Councilmember Gene James, the incumbent looking to retain his seat after winning last year’s Special Election race, is currently in third in terms of donations received, as he’s collected $21,824 in cash. Behind him are fellow General Election candidates Bill Hart with $16,277 and Aaron Washington, who reported a total of $13,510 in donations.
In the previous filing period, Steven Knoblock, who’s running for the two-year seat to fill the open spot vacated by former Mayor Dan Bane, was more than $7,000 behind opponent Tyler Boden, who had received $12,874 by late September.
Based on the latest financial reports, Knoblock has more than made up the difference, surpassing Boden in total monetary contributions. Last week, Knoblock reported a total monetary collection of $21,652, while Boden reported receiving $17,454 toward his war chest.
“I got in (the race) kind of late when I decided to run, so when I got in, I started campaigning,” Knoblock explained. “I don’t know that there was a difference (in campaigning). The first report was because I had not started early, and when I finally started to run, I started campaigning.”
Jeff Wellman, a General Election candidate for the four-year term, has so far collected $10,853, a considerable jump from the $2,200 he had reported receiving late last month. And Zhen Wu, a two-year candidate, similarly saw a substantial increase, having raised a total of $11,708 as of Oct. 17, up from the $513 he reported earning in late September.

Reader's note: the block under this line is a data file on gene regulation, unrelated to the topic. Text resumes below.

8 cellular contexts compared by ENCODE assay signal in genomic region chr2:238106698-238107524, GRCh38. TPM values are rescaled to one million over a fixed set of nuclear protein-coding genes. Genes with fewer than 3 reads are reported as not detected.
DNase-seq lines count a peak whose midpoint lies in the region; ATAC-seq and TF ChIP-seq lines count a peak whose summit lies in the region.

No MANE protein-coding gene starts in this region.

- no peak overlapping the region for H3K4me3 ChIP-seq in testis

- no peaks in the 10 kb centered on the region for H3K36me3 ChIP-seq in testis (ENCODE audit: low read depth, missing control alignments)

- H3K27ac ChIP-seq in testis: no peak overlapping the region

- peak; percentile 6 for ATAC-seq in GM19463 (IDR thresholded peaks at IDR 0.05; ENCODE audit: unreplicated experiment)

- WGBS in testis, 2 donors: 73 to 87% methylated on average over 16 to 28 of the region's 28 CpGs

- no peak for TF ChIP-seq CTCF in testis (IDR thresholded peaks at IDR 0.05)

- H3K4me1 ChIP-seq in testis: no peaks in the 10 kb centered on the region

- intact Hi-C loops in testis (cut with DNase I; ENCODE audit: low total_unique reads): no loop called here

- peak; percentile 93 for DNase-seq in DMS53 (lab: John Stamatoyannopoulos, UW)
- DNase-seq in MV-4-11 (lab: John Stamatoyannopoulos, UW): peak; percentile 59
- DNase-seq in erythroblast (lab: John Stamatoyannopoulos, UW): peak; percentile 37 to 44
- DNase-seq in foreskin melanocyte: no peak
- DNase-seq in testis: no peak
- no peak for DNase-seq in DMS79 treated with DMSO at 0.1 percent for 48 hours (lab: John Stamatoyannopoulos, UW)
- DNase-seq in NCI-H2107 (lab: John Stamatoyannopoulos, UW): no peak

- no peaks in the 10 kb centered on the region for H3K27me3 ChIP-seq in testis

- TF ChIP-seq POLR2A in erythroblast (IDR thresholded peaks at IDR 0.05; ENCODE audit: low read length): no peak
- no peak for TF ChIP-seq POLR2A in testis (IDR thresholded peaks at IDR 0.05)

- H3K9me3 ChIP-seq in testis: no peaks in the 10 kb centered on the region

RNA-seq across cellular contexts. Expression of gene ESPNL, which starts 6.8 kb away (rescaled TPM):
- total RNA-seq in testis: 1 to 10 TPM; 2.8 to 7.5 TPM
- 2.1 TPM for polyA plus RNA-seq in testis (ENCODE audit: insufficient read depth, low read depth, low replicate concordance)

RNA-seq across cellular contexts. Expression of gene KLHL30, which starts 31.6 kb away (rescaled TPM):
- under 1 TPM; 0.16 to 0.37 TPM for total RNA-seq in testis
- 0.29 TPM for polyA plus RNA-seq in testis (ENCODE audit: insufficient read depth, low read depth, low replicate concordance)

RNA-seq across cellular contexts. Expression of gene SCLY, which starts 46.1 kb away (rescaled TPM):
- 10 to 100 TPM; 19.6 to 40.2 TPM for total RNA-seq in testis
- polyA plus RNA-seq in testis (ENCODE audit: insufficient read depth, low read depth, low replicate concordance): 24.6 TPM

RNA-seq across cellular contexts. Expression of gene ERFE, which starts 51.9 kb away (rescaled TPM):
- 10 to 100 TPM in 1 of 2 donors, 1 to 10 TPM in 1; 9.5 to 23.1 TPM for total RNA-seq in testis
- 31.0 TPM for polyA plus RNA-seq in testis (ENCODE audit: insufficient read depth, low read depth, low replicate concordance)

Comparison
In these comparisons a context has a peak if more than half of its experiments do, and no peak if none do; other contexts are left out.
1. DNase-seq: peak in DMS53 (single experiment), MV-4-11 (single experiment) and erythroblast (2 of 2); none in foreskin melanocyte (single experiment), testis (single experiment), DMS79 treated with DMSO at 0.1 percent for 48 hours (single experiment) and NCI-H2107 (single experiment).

None of the remaining candidates for both elections reported receiving more than $4,000 as of last week.
Collectively, the candidates have spent about $235,617 toward their campaigns, with both Duncan and Smith again leading the way. Duncan reported total expenditures at roughly $38,195, while Smith has spent $32,665.
With the Nov. 3 finish line approaching, many of the candidates stepped up their spending in the latest filing period—from Sept. 20 to Oct. 17. Duncan outspent his opponents by reporting $25,180, but James, who had only spent about $8,660 in the previous period, was right behind, spending $17,745.
Hart spent $16,731 in the last period, slightly more than the $11,270 he had spent in the previous filing. Smith, who was the biggest spender by late September when he had reported $17,491 in expenditures, cut back in the past month, spending only $15,174.
After receiving that surge in contributions over the past month, Knoblock upped the ante, spending $12,350 by mid-October, after spending only $2,808 by late September.
The reports show that Boden has dialed back on his spending, which amounted to $6,340 during the latest period—down from the $11,478 he had spent in the prior filing period.